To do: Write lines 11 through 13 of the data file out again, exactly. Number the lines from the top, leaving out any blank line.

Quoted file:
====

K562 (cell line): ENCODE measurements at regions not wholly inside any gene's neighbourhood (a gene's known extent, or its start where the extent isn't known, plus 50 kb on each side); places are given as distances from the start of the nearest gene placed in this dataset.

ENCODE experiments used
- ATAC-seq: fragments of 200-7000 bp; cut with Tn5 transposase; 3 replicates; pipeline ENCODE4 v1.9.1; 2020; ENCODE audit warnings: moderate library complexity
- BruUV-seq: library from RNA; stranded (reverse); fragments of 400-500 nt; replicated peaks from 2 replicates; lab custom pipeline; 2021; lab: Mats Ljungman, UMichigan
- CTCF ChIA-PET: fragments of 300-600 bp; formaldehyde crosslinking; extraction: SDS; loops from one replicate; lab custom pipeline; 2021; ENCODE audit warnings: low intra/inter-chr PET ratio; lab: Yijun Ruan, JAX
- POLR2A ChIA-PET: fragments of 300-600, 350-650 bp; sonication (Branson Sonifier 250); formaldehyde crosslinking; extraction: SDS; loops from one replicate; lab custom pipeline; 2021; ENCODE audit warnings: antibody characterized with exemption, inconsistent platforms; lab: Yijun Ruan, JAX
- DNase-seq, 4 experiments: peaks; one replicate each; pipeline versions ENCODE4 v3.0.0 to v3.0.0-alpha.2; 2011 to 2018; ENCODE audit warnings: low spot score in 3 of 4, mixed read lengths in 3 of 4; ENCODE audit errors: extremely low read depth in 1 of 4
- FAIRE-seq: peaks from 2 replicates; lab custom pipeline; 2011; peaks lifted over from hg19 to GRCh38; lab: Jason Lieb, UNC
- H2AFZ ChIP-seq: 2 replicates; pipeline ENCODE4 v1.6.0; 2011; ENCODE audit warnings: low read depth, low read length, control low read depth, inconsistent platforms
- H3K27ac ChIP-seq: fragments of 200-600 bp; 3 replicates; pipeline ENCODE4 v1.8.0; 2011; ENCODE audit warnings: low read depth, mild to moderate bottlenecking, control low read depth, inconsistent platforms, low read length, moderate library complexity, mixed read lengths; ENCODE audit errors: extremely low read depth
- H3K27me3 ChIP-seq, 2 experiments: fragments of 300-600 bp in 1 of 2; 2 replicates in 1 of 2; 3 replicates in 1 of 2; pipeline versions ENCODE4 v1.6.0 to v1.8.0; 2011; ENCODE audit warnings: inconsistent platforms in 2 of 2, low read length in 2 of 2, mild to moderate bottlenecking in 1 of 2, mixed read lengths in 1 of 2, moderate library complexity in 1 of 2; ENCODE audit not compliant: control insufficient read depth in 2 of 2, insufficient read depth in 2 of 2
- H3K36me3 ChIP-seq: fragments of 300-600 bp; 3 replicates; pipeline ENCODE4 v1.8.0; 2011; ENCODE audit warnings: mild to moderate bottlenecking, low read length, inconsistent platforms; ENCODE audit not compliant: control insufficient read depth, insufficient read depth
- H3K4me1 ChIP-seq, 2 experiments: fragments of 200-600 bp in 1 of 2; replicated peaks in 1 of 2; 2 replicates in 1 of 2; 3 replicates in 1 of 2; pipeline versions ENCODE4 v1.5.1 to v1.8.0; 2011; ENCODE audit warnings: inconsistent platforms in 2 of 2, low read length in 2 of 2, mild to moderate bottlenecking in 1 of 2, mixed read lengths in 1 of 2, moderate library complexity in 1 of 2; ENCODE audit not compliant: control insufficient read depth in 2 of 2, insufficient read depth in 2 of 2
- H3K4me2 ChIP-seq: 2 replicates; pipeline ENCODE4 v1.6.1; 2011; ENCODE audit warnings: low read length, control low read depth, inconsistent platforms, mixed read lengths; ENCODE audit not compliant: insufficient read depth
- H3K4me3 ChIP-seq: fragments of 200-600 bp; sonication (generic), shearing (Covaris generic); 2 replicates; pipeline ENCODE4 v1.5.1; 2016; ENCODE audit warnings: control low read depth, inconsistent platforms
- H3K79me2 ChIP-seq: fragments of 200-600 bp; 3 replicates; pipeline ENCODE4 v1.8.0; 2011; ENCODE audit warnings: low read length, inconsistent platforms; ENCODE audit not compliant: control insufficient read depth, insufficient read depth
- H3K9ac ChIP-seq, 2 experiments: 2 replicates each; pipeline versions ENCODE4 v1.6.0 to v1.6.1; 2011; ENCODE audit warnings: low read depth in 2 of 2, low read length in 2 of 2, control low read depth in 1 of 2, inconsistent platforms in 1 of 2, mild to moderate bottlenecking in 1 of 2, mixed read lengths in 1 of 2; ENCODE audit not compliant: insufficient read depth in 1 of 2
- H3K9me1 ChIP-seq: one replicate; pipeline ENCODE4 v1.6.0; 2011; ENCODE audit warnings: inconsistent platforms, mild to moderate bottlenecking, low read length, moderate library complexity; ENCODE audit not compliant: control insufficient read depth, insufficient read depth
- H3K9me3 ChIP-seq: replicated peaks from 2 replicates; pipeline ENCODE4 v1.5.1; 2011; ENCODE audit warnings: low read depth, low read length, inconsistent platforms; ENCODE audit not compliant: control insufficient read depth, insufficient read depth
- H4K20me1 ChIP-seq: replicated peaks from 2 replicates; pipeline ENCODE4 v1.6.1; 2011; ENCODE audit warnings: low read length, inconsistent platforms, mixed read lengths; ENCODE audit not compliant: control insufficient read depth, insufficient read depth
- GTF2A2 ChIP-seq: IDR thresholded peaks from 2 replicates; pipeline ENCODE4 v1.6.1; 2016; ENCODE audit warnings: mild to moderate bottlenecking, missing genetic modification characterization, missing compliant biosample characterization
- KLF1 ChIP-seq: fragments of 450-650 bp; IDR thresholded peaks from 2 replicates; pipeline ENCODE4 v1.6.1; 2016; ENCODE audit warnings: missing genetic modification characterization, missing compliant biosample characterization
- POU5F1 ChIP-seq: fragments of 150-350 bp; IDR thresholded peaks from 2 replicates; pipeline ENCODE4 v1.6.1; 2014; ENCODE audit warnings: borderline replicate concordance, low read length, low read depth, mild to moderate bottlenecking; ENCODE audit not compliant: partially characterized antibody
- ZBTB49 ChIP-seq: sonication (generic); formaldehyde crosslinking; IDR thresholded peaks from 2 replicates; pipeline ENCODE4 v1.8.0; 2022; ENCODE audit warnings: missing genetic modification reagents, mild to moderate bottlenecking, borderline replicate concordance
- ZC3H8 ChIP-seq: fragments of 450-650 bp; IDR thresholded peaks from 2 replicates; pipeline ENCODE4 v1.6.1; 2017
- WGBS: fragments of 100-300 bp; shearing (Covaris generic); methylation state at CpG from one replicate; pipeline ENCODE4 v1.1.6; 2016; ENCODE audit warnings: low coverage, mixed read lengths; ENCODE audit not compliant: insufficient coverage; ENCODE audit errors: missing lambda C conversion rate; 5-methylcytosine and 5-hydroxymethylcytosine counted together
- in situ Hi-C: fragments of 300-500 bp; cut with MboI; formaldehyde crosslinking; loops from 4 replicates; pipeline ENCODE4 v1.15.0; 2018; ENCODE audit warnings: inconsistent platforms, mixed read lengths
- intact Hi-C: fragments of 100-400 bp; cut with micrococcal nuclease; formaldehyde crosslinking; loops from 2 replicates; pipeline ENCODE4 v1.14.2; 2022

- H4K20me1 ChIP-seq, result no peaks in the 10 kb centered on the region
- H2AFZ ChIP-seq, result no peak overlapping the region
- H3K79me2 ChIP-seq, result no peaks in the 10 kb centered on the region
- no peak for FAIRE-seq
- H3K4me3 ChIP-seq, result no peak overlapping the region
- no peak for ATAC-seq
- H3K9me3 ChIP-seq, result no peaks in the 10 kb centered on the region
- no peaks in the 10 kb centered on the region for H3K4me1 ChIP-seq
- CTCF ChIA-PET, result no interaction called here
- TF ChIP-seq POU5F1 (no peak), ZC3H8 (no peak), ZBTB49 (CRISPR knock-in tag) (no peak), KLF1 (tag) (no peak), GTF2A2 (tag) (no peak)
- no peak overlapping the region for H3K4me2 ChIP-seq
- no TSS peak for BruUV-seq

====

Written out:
- H3K27me3 ChIP-seq, 2 experiments: fragments of 300-600 bp in 1 of 2; 2 replicates in 1 of 2; 3 replicates in 1 of 2; pipeline versions ENCODE4 v1.6.0 to v1.8.0; 2011; ENCODE audit warnings: inconsistent platforms in 2 of 2, low read length in 2 of 2, mild to moderate bottlenecking in 1 of 2, mixed read lengths in 1 of 2, moderate library complexity in 1 of 2; ENCODE audit not compliant: control insufficient read depth in 2 of 2, insufficient read depth in 2 of 2
- H3K36me3 ChIP-seq: fragments of 300-600 bp; 3 replicates; pipeline ENCODE4 v1.8.0; 2011; ENCODE audit warnings: mild to moderate bottlenecking, low read length, inconsistent platforms; ENCODE audit not compliant: control insufficient read depth, insufficient read depth
- H3K4me1 ChIP-seq, 2 experiments: fragments of 200-600 bp in 1 of 2; replicated peaks in 1 of 2; 2 replicates in 1 of 2; 3 replicates in 1 of 2; pipeline versions ENCODE4 v1.5.1 to v1.8.0; 2011; ENCODE audit warnings: inconsistent platforms in 2 of 2, low read length in 2 of 2, mild to moderate bottlenecking in 1 of 2, mixed read lengths in 1 of 2, moderate library complexity in 1 of 2; ENCODE audit not compliant: control insufficient read depth in 2 of 2, insufficient read depth in 2 of 2